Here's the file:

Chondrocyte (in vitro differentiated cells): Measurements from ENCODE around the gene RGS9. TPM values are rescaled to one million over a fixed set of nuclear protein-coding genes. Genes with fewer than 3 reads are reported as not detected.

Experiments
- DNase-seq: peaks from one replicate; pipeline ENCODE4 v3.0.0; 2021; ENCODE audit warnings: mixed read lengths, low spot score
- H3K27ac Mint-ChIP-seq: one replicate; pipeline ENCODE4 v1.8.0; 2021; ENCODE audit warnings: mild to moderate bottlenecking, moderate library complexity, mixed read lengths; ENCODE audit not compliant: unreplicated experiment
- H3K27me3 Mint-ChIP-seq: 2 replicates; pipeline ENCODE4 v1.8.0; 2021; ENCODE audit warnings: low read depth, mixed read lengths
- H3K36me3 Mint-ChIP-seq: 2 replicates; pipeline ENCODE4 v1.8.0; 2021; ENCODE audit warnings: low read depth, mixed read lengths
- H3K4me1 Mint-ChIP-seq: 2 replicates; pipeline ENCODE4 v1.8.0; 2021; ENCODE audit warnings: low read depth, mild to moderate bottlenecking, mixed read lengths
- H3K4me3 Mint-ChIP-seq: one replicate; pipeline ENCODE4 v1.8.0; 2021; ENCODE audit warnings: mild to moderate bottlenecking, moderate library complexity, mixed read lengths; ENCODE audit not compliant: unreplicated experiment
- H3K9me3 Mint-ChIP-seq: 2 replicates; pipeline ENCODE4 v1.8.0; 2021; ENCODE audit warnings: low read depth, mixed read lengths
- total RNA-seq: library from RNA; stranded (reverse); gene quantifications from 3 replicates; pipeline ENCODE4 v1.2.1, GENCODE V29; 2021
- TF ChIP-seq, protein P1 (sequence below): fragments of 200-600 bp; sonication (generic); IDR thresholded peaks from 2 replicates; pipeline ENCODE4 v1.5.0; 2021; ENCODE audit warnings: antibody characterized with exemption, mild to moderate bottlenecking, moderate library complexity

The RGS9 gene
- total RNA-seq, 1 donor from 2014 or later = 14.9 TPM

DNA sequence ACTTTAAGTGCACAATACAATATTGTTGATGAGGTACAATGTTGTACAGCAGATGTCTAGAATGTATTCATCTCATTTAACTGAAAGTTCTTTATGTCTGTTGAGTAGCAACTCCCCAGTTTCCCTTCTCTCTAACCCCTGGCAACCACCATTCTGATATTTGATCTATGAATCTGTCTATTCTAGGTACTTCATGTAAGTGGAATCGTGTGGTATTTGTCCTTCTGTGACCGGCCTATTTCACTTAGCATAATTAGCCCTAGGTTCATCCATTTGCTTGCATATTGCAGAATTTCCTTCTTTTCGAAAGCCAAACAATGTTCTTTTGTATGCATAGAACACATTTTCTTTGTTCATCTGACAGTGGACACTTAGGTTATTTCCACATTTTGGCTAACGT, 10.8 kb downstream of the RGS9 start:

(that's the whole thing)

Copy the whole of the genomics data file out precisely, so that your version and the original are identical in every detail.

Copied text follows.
Chondrocyte (in vitro differentiated cells): Measurements from ENCODE around the gene RGS9. TPM values are rescaled to one million over a fixed set of nuclear protein-coding genes. Genes with fewer than 3 reads are reported as not detected.

Experiments
- DNase-seq: peaks from one replicate; pipeline ENCODE4 v3.0.0; 2021; ENCODE audit warnings: mixed read lengths, low spot score
- H3K27ac Mint-ChIP-seq: one replicate; pipeline ENCODE4 v1.8.0; 2021; ENCODE audit warnings: mild to moderate bottlenecking, moderate library complexity, mixed read lengths; ENCODE audit not compliant: unreplicated experiment
- H3K27me3 Mint-ChIP-seq: 2 replicates; pipeline ENCODE4 v1.8.0; 2021; ENCODE audit warnings: low read depth, mixed read lengths
- H3K36me3 Mint-ChIP-seq: 2 replicates; pipeline ENCODE4 v1.8.0; 2021; ENCODE audit warnings: low read depth, mixed read lengths
- H3K4me1 Mint-ChIP-seq: 2 replicates; pipeline ENCODE4 v1.8.0; 2021; ENCODE audit warnings: low read depth, mild to moderate bottlenecking, mixed read lengths
- H3K4me3 Mint-ChIP-seq: one replicate; pipeline ENCODE4 v1.8.0; 2021; ENCODE audit warnings: mild to moderate bottlenecking, moderate library complexity, mixed read lengths; ENCODE audit not compliant: unreplicated experiment
- H3K9me3 Mint-ChIP-seq: 2 replicates; pipeline ENCODE4 v1.8.0; 2021; ENCODE audit warnings: low read depth, mixed read lengths
- total RNA-seq: library from RNA; stranded (reverse); gene quantifications from 3 replicates; pipeline ENCODE4 v1.2.1, GENCODE V29; 2021
- TF ChIP-seq, protein P1 (sequence below): fragments of 200-600 bp; sonication (generic); IDR thresholded peaks from 2 replicates; pipeline ENCODE4 v1.5.0; 2021; ENCODE audit warnings: antibody characterized with exemption, mild to moderate bottlenecking, moderate library complexity

The RGS9 gene
- total RNA-seq, 1 donor from 2014 or later = 14.9 TPM

DNA sequence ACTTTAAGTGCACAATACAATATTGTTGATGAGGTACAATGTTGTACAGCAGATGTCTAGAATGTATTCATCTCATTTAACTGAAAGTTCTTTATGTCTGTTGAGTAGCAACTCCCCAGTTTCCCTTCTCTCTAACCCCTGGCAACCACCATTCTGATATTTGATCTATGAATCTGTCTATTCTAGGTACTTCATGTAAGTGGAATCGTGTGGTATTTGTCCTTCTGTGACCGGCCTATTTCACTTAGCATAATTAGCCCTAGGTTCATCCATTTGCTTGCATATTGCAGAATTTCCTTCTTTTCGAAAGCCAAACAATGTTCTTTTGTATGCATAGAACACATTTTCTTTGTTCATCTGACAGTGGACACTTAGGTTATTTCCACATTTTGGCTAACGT, 10.8 kb downstream of the RGS9 start: